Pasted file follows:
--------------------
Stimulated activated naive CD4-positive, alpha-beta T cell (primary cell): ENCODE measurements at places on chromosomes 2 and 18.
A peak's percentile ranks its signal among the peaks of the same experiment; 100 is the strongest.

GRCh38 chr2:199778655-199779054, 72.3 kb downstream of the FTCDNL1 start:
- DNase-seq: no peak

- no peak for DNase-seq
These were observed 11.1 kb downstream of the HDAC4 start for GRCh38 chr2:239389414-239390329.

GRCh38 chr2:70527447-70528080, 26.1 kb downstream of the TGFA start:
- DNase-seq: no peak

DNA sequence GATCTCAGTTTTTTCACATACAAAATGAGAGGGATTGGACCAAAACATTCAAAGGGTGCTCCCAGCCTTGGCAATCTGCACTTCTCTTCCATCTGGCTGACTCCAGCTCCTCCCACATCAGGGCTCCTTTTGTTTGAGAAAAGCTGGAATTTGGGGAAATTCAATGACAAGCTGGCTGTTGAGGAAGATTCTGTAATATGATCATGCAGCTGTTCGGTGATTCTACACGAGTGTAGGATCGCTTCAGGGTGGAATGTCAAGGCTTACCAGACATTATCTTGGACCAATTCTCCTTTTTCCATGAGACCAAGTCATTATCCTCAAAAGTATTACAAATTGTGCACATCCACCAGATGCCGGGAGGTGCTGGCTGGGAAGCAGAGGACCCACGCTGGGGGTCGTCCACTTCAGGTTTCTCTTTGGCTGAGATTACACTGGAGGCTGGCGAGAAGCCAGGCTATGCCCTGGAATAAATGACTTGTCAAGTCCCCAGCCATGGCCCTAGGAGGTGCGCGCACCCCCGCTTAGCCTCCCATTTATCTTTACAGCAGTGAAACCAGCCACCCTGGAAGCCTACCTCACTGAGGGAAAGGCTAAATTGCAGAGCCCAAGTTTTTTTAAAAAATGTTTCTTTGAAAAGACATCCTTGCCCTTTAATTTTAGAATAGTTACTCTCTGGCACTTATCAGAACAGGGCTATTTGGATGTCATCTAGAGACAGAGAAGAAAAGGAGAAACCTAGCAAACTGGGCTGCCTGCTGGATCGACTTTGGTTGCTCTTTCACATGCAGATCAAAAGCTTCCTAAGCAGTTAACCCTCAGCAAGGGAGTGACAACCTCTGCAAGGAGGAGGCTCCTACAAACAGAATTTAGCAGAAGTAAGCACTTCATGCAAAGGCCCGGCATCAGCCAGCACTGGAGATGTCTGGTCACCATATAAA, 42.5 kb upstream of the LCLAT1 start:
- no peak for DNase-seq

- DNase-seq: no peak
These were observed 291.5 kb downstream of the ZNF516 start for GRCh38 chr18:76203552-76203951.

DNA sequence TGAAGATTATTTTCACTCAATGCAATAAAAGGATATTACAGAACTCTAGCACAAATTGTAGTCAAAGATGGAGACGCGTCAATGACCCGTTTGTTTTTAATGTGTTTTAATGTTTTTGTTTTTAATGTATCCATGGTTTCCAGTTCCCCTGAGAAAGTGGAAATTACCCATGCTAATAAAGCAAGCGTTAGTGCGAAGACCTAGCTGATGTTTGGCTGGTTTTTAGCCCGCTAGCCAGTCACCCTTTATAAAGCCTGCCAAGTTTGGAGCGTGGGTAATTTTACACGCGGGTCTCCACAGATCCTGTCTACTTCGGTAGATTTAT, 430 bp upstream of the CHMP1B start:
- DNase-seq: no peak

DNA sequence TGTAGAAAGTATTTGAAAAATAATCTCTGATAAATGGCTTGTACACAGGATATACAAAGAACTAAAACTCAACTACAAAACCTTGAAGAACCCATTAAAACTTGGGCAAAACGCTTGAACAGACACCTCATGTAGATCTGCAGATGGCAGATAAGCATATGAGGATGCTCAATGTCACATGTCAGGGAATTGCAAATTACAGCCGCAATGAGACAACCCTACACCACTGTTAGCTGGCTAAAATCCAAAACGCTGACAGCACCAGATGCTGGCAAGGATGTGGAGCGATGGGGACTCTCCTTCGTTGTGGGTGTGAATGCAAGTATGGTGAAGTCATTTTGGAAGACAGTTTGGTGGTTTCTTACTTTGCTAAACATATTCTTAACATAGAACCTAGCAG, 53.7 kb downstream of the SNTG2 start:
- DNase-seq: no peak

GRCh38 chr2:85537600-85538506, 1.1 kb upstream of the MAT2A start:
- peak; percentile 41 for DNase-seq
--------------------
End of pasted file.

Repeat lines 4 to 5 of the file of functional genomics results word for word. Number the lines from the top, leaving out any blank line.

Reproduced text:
- DNase-seq: no peak

- no peak for DNase-seq